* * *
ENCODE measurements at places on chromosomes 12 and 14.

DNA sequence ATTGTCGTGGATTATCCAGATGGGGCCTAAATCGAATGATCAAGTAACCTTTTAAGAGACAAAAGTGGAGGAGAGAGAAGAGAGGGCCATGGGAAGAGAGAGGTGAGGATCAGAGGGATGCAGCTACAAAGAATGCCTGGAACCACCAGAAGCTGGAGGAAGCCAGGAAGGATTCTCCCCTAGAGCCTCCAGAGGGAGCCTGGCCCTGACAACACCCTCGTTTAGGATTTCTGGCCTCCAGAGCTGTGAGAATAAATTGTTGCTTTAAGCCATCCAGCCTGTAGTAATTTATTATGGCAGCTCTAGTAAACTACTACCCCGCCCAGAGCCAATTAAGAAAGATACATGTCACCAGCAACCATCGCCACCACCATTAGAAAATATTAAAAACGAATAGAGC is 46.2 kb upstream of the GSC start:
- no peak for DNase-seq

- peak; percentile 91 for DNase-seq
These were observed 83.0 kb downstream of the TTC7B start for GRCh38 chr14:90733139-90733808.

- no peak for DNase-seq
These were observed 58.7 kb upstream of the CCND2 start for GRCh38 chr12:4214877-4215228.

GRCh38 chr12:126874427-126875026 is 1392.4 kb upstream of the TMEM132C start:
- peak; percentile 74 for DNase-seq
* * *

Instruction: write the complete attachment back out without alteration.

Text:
ENCODE measurements at places on chromosomes 12 and 14.

DNA sequence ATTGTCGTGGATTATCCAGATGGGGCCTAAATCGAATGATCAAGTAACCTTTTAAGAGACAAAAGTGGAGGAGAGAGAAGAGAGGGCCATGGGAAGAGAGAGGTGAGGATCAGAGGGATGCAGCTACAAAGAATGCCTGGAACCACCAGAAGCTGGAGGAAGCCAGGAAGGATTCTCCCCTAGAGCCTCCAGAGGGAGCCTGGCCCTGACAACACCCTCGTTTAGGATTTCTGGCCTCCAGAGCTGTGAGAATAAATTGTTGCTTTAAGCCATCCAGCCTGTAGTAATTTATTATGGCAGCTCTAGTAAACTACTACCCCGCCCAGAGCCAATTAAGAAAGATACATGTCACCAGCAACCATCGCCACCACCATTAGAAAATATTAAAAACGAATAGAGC is 46.2 kb upstream of the GSC start:
- no peak for DNase-seq

- peak; percentile 91 for DNase-seq
These were observed 83.0 kb downstream of the TTC7B start for GRCh38 chr14:90733139-90733808.

- no peak for DNase-seq
These were observed 58.7 kb upstream of the CCND2 start for GRCh38 chr12:4214877-4215228.

GRCh38 chr12:126874427-126875026 is 1392.4 kb upstream of the TMEM132C start:
- peak; percentile 74 for DNase-seq